Advanced Essay #2: Women of the World

Introduction Paragraph

In my advanced essay I choose to explore the way women are viewed by men in American society. Women are taught to have skills in many fields, and be literate but they should never interfere with the skills of a man. After reading many essays such as, “To Tame a Wild Tongue” by Gloria Anzaldua, I questioned whether it was possible to tame (control) a woman when she has so many skills and attributes. In conclusion, I have learned that it is not possible to tame a woman because her skills and attributes are powerful. I am most proud of my scenes of memory. I worked hard on them for this essay and believe that the quality of them improved in this essay.

V. Women of the World

The first mistake I made in giving up my power was thinking I didn’t have any. Honestly, most of my insecurities about my power came from being the only girl (and the youngest) with 5 brothers. Many would think that because of me being the only daughter and the youngest, many would expect me to have been praised, treated like a princess, and in fact, some parts of me were. But the generalization of who women should be and what we should be doing was shown to me early on. I was also underestimated and other qualities of myself were not praised. “Oh you’re such a beautiful girl,” I would hear from my brothers because evidently, to men, beauty is most important. I would wanted to have been recognized for me intelligence. This does not compensate for the ugly stigma that remains unspoken but clearly seen. A woman can aspire to have skills in many fields, and be literate, but they should never interfere with the skills of a man. This stigma was obvious between us and is obvious in many American families. My personal views have changed as I’ve gotten older. I have read different articles and pieces that have changed my view on what women are able to do. In the essay, “To Tame a Wild Tongue” author Gloria Anzaldua questioned, “Is it possible to tame someone’s tongue when they have so many?”. This made me question if it was possible to tame (control) a woman when she has so many skills and attributes.  

I have been exposed stigmas through woman empowerment programs and organizations.

  • women accept this stigma

  • women fade into the shadow of men

  • Men rely on women to do the “behind the scenes work” and then reward them with the gift of superficial compliments

  • Girls need only women to teach them how to love being a woman.

As many times as I fell into the shadow of my brothers, I’ve learned that as much as men are involved in the demise of women, they can help women understand their worth worth. My fifth oldest brother, Ali was involved in building my confidence in positive ways.  I remember the day he taught me the first lesson of how to love being a woman.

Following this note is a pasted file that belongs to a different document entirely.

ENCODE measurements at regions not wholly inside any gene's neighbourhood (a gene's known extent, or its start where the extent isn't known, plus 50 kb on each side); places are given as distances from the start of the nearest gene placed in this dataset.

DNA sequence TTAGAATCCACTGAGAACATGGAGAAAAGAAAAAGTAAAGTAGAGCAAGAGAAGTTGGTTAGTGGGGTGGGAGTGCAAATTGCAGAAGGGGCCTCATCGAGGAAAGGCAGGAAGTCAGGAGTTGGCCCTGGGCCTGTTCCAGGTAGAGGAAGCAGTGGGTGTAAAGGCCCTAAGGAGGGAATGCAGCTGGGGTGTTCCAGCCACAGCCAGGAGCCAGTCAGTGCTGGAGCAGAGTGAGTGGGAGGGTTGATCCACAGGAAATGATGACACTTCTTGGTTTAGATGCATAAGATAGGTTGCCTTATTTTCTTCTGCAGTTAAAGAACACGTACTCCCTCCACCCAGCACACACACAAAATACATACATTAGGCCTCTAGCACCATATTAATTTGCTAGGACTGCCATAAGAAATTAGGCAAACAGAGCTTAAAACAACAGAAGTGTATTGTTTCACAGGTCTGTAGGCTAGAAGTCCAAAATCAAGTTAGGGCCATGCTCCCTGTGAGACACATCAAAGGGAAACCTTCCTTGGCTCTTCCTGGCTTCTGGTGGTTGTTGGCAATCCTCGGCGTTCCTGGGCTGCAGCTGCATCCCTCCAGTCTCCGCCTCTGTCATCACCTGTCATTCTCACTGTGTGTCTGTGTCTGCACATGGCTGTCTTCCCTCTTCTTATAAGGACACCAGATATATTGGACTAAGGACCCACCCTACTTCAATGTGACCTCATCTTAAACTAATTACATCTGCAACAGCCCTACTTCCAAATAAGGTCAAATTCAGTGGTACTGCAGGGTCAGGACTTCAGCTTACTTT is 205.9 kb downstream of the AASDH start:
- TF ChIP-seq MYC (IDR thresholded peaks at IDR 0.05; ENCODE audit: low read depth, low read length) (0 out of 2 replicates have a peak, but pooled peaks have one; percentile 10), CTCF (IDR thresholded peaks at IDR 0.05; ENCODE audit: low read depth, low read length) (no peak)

Lesson 1: Love being smart.

My father’s office was so quiet that only the clocks ticking could be heard. I brushed my pencil lightly across the homework page looking for answers that weren’t coming to my head. I was trying to do my math homework but it just wasn’t happening for me. The door opened, closed and the room went pitch black. I could smell the stench of hard working hands. “Assalam Walikum” Ali said. “Walikum Assalam” I said, barely containing my smile. I knew it was him. “Whatcha doing.” he asked. He didn’t know that I had been doing the same thing for twenty minutes. Brushing led against paper, back and forth, back and forth. I tried telling him that my math homework “wasn’t working out” and “math isn’t for me” but all I received was, “You’re smart...try it again.” repeated 10 times and “You surely won’t get anywhere if you don’t apply yourself. I tell you you’re smart all the time, you just have to believe it.” I was silent after that last part. Everyone had told me I was smart but when he had told me I believed it. I had learned lesson one of loving being a young woman.

I wish I had paid a lot more attention to Lesson 1 and the many other lessons. Hearing them from my other brothers was a lost cause and shortly after that office visit, Ali had died from a motorcycle accident. Stepping out of my house after 3 days in hibernation, I became the lost cause. I had forgotten all the lessons he taught me about loving myself just because he had left. On the day of his funeral, silence filled the air. Tears fell and hit my chest almost in a rhythmic tune. My mom walked me to the car and I slipped in, but no words slipped out from either of our mouths. The entire ride I kept looking at the bright orange paper in the wind shield screaming FUNERAL. Ironically, cyclists zoomed past my car crossing through traffic in weird dangerous patterns. I made eye contact with one. Four seconds of contact and my brother’s face became the man’s face. “You’re smart...try it again” I heard in my head. I ended eye contact with the driver immediately. I saw her face and the screaming orange sign.

    Slowly but surely I began to live out the lessons he taught me. Women should love different things about themselves and shouldn’t fade into the shadow of men.

Works Cited
A, Gloria. "To Tame A Wild Tongue." Borderlands: The New Mestiza = La Frontera. San Francisco: Spinsters/Aunt Lute, 1987. Print.